Inference 1: chance, bias, and confounding

Robert Stewart

in Practical Psychiatric Epidemiology

Published on behalf of Oxford University Press

Published in print August 2003 | ISBN: 9780198515517
Published online March 2013 | e-ISBN: 9780191754289 | DOI:
Inference 1: chance, bias, and confounding

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A fundamental process in interpreting one's own or another's research is to consider what the observations ‘mean’, that is, what can be inferred from them. This involves a series of questions and considerations (Fig. 12.1). The first step theoretically is to decide whether observations can be believed in the first place. It is the duty of the guarantor for any submitted research paper to ensure that the data and results derived from analyses are valid—and to withdraw a submission promptly if there are any concerns over this. Readers have no choice but to assume the integrity of the raw data. The first formal stage of appraisal is to decide to what extent the observations in the sample are likely to apply to the source population. The principal considerations here are chance and bias. If the reader is happy that a population-level association is likely, the next stage is to consider what can be inferred concerning cause and effect. This begins with considering whether the association between proposed exposure and outcome is a direct one and not confounded by other factors. After this point, there are a series of more complex decisions regarding causal pathways, which may not always be inferred from a single study but may require a more broad knowledge of the background literature. These are discussed in Chapter 13 and include the direction of causality (whether an association between A and B is because A causes B or vice versa), mediating factors (does A cause C because A causes B which in turn causes C, or are there other pathways by which A and C are related?), and effect modification (does A cause B to a uniform extent across the population or does the strength of association depend on other factors being present?). Finally, the implications of these inferences need to be considered with respect to developing new hypotheses and investigations, as well as for clinical practice and Public Health.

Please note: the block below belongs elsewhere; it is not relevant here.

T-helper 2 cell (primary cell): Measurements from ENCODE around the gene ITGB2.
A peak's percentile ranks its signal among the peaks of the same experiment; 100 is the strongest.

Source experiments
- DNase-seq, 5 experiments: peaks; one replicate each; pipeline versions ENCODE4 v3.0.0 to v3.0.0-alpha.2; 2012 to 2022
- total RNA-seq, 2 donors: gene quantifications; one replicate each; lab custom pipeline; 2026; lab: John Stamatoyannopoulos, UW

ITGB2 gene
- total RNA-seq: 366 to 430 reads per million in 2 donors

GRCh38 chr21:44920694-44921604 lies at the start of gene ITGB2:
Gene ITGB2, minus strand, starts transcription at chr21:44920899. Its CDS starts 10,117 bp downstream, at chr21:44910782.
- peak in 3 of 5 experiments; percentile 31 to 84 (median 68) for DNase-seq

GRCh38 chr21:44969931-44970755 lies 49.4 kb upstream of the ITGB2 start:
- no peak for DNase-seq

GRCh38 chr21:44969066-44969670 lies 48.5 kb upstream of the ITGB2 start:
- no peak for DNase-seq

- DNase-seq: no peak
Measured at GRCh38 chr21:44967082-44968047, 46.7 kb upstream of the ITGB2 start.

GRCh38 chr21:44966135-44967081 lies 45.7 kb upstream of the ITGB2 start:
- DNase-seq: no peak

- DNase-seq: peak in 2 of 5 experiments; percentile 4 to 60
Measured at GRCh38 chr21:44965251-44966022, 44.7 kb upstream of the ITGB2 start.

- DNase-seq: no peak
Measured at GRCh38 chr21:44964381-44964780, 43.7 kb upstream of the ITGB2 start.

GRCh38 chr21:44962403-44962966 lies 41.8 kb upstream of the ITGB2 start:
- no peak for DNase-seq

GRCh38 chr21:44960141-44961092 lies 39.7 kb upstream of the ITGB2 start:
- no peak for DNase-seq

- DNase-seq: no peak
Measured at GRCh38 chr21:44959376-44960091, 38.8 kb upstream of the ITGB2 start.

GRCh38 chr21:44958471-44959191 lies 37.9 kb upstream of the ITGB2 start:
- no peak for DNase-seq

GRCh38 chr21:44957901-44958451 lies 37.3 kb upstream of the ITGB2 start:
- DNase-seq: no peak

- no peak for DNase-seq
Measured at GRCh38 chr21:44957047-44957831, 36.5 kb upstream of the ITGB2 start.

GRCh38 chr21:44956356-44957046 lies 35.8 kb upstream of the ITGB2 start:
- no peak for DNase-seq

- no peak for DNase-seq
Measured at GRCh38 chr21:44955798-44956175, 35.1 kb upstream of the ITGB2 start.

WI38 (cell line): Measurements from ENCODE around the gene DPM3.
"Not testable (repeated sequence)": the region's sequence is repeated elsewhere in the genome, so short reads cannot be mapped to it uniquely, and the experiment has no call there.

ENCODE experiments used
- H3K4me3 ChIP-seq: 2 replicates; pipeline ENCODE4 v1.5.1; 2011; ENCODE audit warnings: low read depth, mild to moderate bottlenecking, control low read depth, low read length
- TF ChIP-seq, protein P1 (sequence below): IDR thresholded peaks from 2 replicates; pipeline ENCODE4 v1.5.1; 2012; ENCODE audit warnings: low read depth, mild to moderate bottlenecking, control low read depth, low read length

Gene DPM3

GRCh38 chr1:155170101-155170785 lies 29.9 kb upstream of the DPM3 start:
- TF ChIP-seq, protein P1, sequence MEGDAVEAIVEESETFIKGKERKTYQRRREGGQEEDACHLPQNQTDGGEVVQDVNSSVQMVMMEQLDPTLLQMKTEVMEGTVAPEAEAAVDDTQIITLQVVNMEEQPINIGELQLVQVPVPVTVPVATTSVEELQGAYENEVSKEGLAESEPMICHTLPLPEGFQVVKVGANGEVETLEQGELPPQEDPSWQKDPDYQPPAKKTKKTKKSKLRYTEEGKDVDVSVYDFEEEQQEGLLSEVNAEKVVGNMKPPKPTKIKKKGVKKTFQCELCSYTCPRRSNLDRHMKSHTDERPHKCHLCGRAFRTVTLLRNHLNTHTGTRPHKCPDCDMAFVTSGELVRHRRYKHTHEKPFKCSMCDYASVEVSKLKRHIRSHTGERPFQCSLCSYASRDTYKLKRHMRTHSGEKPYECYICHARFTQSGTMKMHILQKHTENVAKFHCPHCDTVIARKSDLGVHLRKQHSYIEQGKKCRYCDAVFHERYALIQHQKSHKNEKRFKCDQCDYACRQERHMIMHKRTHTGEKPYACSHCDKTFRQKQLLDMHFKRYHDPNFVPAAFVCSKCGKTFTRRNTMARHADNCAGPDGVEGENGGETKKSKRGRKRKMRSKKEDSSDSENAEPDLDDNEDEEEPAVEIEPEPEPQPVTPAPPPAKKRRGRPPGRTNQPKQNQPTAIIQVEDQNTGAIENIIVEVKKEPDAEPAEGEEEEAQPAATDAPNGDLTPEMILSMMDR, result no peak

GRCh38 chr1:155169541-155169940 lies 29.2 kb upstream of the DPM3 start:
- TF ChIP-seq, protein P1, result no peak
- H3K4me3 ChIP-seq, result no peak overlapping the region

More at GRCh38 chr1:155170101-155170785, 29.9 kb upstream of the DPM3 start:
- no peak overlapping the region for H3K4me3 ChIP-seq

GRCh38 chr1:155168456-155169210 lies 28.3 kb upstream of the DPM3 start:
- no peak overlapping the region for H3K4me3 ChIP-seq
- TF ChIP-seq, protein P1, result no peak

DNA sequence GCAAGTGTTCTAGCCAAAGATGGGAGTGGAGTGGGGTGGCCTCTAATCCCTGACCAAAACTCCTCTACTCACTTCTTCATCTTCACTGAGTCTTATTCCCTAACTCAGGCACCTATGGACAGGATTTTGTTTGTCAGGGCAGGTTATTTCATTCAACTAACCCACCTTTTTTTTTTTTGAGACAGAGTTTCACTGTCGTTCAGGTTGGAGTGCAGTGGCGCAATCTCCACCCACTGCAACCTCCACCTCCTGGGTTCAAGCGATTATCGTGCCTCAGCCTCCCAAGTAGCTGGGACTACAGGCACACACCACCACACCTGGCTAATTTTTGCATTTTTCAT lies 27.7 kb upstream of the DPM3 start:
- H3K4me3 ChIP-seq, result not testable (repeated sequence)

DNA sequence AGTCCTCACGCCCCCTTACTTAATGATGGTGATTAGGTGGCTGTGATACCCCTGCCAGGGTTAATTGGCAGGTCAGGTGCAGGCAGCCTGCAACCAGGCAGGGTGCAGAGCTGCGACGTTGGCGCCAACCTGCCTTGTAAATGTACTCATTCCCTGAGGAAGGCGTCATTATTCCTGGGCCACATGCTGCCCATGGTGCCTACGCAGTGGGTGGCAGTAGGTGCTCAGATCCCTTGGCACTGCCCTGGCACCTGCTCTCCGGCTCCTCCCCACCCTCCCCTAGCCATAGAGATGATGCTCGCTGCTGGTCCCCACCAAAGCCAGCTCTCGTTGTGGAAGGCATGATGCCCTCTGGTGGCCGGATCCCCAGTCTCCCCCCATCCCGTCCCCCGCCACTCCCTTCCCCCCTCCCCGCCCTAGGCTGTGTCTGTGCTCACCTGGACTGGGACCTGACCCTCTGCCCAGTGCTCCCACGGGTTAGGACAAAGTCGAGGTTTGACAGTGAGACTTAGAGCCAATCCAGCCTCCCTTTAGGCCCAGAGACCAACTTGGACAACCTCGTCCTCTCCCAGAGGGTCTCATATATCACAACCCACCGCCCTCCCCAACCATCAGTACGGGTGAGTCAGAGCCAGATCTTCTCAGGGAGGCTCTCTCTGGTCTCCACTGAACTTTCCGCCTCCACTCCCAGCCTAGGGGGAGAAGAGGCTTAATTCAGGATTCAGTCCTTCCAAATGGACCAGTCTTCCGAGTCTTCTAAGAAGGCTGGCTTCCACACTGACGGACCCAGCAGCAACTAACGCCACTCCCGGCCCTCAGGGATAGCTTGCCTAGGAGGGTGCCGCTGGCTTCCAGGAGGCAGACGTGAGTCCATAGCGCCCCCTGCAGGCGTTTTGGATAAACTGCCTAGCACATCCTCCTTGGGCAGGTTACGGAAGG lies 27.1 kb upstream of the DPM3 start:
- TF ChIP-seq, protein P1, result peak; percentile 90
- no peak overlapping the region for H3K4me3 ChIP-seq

Chapter.  6655 words.  Illustrated.

Subjects: Psychiatry ; Public Health and Epidemiology ; Epidemiology

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